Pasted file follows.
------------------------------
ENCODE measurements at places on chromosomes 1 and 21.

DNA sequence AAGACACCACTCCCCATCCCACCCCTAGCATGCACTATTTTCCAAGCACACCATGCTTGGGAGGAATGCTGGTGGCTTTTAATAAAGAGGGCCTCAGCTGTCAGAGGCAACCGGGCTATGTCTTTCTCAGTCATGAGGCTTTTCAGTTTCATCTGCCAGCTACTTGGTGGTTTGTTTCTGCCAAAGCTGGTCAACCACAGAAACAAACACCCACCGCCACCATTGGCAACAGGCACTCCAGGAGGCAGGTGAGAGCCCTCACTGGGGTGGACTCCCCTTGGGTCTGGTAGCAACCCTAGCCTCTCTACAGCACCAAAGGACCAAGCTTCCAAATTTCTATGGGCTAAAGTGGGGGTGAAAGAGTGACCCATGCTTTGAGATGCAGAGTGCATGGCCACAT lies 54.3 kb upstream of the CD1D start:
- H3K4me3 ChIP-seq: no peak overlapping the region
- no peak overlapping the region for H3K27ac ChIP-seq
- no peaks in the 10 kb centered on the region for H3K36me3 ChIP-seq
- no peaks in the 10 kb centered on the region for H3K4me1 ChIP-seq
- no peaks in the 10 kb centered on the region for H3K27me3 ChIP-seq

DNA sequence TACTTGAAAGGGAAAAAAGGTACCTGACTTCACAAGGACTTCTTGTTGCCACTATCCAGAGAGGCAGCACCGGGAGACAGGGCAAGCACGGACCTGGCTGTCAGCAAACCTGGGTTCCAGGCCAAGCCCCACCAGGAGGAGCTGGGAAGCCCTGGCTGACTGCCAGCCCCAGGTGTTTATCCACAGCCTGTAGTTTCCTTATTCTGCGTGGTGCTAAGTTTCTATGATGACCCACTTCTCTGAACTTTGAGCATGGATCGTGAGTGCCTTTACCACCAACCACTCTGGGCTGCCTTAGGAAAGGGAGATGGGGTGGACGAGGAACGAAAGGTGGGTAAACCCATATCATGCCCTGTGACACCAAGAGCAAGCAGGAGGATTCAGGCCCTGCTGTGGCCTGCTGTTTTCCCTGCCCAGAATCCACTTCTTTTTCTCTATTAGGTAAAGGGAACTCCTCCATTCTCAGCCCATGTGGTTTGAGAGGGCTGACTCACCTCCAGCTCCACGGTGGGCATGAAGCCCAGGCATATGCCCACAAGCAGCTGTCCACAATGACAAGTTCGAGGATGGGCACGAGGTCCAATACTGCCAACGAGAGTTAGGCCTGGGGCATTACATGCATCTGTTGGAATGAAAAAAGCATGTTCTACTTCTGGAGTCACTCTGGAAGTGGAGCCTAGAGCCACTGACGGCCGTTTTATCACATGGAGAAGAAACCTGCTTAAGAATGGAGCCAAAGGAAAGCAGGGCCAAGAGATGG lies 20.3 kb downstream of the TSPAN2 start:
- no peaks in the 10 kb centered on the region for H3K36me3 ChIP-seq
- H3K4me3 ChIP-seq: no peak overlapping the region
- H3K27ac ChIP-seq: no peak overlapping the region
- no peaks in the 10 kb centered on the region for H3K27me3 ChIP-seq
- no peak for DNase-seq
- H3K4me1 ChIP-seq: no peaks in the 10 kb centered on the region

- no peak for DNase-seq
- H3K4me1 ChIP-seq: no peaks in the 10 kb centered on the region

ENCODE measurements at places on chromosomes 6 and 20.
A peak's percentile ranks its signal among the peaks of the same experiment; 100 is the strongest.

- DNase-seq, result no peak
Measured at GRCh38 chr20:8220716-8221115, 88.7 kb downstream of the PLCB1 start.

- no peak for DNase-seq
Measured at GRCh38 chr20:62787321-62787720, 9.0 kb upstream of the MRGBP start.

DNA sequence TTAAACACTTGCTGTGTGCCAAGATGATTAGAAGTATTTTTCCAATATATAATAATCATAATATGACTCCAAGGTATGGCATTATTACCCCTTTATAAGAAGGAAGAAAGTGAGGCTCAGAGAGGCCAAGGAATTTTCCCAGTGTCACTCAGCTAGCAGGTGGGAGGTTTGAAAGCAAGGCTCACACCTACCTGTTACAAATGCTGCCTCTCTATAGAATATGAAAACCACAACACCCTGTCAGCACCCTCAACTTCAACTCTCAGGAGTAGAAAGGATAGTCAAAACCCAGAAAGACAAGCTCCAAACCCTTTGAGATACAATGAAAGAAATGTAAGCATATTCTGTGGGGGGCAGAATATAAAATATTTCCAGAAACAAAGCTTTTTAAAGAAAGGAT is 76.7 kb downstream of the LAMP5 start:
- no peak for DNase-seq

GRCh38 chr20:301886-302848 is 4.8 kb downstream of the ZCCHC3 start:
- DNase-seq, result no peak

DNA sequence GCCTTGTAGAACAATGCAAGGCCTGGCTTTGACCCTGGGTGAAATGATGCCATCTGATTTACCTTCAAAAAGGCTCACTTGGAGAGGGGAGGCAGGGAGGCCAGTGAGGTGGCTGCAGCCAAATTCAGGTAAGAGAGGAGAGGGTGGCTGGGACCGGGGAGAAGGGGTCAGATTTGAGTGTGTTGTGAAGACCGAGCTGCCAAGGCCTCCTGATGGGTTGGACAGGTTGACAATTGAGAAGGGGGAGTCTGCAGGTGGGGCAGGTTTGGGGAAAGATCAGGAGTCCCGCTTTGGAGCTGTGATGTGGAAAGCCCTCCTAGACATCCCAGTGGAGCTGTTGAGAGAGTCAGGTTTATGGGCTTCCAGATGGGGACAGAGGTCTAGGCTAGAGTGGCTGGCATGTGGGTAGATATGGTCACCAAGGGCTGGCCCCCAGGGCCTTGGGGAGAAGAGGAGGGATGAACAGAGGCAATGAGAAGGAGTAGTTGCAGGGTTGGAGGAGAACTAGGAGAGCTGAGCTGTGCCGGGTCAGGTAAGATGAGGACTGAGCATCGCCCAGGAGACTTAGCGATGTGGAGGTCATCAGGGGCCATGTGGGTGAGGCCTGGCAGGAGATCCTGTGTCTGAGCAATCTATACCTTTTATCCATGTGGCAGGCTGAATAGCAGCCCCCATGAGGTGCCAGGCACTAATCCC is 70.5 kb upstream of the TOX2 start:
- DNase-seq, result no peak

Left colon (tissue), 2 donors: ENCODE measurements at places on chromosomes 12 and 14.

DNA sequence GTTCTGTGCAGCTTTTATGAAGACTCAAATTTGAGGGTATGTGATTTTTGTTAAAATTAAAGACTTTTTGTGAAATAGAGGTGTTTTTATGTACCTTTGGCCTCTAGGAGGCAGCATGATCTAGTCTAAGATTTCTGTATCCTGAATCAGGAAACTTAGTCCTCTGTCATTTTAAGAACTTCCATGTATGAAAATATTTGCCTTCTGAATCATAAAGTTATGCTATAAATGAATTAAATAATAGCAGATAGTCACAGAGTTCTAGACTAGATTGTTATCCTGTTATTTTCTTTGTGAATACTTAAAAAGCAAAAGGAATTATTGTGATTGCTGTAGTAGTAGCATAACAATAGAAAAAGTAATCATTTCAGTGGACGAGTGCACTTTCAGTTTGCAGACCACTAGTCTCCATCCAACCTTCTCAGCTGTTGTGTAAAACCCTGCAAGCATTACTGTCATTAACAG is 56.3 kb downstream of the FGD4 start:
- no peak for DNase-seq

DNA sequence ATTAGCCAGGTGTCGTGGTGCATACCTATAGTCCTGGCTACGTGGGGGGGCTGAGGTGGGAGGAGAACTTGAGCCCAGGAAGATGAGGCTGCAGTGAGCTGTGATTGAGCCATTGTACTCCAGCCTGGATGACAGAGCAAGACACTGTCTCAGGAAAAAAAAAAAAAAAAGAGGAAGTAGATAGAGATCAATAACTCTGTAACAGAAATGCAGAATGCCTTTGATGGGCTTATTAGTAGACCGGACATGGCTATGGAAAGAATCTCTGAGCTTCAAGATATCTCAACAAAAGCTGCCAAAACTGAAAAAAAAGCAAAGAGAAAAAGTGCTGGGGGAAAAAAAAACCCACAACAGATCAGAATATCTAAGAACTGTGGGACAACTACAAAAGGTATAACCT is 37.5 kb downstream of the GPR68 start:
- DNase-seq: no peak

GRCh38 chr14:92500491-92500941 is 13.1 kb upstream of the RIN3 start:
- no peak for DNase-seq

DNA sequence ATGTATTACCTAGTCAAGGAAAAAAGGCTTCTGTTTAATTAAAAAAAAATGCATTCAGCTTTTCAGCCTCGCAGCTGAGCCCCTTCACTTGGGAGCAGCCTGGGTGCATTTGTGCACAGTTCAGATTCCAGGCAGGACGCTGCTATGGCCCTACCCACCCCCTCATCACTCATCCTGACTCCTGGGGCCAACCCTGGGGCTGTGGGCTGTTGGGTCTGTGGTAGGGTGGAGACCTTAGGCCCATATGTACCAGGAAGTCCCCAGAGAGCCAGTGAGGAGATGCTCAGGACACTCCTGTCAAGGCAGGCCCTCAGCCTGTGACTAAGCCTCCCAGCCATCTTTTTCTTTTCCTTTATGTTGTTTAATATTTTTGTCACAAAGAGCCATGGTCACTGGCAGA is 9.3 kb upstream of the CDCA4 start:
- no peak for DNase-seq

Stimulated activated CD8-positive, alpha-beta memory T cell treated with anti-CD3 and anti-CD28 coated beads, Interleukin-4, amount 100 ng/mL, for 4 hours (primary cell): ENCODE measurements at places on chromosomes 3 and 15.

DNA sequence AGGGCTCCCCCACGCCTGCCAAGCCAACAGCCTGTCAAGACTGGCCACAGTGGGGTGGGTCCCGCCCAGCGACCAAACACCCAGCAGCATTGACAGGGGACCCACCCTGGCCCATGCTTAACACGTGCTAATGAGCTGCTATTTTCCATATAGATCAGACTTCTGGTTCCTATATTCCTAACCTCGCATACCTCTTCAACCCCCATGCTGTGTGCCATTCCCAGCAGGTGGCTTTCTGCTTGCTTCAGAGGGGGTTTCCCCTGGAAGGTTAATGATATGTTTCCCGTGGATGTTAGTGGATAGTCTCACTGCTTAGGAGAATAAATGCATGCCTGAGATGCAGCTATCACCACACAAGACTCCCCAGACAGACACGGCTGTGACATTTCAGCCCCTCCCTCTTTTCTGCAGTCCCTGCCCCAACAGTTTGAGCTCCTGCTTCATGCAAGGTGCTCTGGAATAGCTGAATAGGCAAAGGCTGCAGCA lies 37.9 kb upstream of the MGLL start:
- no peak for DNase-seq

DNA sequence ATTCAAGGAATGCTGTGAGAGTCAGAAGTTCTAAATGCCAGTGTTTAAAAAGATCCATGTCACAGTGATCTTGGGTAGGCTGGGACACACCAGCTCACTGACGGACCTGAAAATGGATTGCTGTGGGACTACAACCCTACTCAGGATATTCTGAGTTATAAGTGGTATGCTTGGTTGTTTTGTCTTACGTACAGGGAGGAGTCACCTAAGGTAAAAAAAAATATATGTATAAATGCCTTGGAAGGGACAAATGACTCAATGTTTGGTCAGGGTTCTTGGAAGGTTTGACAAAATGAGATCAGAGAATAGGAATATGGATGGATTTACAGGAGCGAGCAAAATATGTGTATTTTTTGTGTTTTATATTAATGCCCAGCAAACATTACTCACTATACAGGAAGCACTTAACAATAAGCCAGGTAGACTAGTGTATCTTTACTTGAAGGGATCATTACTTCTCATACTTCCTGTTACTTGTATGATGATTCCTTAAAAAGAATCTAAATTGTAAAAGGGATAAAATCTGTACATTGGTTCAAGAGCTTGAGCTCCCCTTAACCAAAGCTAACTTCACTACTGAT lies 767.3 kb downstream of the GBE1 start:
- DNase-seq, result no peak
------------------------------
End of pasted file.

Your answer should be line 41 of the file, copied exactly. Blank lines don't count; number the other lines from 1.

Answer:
DNA sequence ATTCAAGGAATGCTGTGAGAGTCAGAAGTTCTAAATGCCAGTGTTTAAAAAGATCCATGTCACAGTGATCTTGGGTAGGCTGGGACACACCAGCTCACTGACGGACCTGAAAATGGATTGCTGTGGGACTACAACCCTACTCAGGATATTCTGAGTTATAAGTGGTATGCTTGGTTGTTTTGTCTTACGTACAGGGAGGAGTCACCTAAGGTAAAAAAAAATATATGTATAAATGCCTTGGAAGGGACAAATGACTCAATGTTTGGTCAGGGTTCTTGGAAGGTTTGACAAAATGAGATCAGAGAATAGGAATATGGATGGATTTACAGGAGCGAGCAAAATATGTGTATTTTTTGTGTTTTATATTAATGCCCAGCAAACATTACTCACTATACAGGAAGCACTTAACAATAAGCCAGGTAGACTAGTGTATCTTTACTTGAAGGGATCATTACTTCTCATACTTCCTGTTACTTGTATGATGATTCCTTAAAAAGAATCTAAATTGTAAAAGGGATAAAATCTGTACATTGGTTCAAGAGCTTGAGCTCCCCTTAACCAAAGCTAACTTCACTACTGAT lies 767.3 kb downstream of the GBE1 start: